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Natural Treatments For Hay Fever and How to Use Them

Updated on June 24, 2015
ChristinS profile image

Christin is a natural health and wellness advocate with 20 years of experience studying and working in the health and supplement industry.

Natural Hay Fever Remedies and How to Use Them
Natural Hay Fever Remedies and How to Use Them | Source

Do you have seasonal allergies, but hate to take medication because of the side-effects like drowsiness and mind fog? Autumn is the worst for hay fever in my area. The trees are doing their thing, the farmers are harvesting corn and beans and the air is full of dust, pollen and even mold spores when it's wet and warm.

I have horrible seasonal allergies in both the late spring and throughout the fall months. I cannot take antihistamines because they knock me out cold. Even “non-drowsy” formulas seem to mess with me and I feel groggy and like I can't think clearly.

For several years, I worked in a natural health and wellness center. During that time I learned a lot about natural medicine and alternative remedies. It was during this time, that I discovered many different remedies for allergies and sinuses. Some work better than others – here are my favorite remedies, how they work and where to find them.

How Quercetin Stops Allergy Attacks

Quercetin is my absolute favorite. If you find yourself sneezing, with itchy, watery eyes, one dose stops the symptoms in their tracks within about 20 minutes.You can take it to stop an acute attack, or to prevent them before they happen, without any bothersome side-effects.

Quercetin is a bioflavonoid, a completely natural substance that gives plants their color. Thousands of these pigments exist and many of them provide the same health protective benefits to us as they do to plants. In the body, allergens cause the white blood cells to produce the allergic antibody IgE. These molecules travel throughout the bloodstream, combining with Mast cells. Mast cells serve as the body's storage unit for histamine, when IgE attaches to the cell membranes, it causes them to release histamine leading to the typical allergic responses: itchy, watery eyes, sneezing, congestion etc.

Quercetin stops this process in its tracks. Quercetin acts on mast cells, stabilizing the cell membrane and preventing them from releasing histamine. Without the release of histamine, allergy attacks don't happen, even with exposure to the allergen. Taking quercetin prevents these reactions by acting as a 100% natural anti-histamine.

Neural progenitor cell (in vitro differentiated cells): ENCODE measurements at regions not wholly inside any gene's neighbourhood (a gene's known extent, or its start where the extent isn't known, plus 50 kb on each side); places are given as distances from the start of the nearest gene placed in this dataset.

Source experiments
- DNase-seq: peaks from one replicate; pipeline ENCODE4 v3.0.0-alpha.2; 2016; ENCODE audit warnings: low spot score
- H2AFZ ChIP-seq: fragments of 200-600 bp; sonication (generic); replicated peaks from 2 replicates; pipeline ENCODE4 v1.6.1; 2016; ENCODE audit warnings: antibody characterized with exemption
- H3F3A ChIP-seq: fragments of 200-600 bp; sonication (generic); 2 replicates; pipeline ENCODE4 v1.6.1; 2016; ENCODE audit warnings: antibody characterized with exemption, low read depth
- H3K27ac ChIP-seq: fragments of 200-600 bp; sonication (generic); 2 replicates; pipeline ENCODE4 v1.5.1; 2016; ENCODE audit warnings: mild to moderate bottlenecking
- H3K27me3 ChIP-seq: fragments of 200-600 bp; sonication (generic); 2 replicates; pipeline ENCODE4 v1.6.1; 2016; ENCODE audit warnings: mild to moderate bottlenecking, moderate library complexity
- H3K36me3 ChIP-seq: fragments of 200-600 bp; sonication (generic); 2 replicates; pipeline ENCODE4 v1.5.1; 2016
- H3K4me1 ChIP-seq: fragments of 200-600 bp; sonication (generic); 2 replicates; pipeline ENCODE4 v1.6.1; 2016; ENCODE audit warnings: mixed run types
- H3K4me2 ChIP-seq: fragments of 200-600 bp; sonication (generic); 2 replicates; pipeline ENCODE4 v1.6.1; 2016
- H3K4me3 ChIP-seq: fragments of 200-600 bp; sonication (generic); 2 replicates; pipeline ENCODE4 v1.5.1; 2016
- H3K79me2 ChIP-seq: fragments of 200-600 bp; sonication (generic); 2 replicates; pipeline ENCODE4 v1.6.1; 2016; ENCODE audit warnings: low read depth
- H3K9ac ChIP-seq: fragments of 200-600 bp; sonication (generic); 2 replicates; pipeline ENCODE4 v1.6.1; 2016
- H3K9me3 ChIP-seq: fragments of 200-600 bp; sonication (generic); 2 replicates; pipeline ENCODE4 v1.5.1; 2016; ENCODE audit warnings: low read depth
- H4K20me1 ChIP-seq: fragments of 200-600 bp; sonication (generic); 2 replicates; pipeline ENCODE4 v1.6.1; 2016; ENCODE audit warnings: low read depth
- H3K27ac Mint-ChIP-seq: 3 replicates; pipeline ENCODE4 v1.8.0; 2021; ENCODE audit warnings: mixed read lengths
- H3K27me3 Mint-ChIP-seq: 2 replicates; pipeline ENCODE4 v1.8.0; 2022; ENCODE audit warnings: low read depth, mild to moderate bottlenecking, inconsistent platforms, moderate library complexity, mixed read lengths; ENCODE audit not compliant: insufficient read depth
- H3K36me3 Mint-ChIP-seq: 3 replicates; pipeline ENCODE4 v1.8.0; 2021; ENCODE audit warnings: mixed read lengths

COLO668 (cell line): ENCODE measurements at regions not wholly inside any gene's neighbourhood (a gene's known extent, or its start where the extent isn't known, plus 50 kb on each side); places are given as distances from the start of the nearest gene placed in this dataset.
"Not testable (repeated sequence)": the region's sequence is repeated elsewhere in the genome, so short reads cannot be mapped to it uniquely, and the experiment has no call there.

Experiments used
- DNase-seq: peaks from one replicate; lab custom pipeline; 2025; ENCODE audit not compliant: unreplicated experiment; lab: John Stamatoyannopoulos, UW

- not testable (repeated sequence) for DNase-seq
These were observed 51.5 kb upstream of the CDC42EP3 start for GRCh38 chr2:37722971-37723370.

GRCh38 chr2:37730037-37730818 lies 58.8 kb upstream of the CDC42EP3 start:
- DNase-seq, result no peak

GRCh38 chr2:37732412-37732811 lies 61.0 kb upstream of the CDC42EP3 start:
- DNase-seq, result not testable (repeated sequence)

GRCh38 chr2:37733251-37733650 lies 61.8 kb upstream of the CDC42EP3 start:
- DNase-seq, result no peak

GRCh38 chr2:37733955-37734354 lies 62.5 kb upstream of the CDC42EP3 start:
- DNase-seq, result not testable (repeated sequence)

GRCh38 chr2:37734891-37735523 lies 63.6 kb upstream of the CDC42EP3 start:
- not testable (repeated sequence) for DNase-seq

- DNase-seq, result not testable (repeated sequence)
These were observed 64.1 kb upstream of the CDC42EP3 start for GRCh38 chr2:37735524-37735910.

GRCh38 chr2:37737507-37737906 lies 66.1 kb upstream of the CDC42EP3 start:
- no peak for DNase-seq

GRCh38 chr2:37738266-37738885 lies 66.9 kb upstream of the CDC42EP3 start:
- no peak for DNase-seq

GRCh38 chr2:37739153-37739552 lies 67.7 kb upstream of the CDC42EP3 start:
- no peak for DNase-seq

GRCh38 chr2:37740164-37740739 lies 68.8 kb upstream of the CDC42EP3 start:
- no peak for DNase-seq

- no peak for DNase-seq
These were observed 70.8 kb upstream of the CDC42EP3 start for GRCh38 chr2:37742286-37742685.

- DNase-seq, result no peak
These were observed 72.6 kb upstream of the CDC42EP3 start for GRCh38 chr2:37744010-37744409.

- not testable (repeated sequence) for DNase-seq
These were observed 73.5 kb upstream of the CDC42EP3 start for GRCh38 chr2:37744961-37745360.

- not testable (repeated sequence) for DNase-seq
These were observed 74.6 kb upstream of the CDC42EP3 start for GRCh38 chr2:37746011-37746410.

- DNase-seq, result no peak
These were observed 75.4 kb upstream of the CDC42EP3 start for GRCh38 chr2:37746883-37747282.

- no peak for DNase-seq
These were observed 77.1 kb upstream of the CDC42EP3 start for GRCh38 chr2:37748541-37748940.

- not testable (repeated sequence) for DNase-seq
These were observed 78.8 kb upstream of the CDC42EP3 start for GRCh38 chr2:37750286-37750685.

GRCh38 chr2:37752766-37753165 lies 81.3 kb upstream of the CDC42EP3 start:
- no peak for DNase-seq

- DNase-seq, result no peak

Quercetin is not easily absorbed by the body. The best way to take it is combined with bromelain, a natural digestive enzyme found in foods like pineapple. As a supplement a quercetin/bromelain combination is very effective. It is also inexpensive. You can take it daily to prevent allergic reactions, or during an attack to ease the symptoms.

My favorite brands are the Doctor's Best brand or NOW foods. They seem to be the most potent at the best price. Purchase it online and save a great deal of money.

Tea can be made from stinging nettles or alternatively it can be used 3 times daily as a tincture.
Tea can be made from stinging nettles or alternatively it can be used 3 times daily as a tincture. | Source

Stinging Nettles Tea Stops Seasonal Allergies

If you love herbal teas, this next remedy may be ideal for you. In order to work effectively, you need to drink the tea daily starting several weeks prior to allergy season. “Stinging Nettles” is an herb that grows wild. It gets its name from the series of painful stings it produces if you rub up against it.

Stinging Nettles work in a few different ways. The leaves of this plant are a good source of quercetin, a natural anti-histamine. Nettle leaves also have powerful anti-inflammatory properties that are used to treat chronic inflammation in the body often caused by repeated exposure to allergic triggers.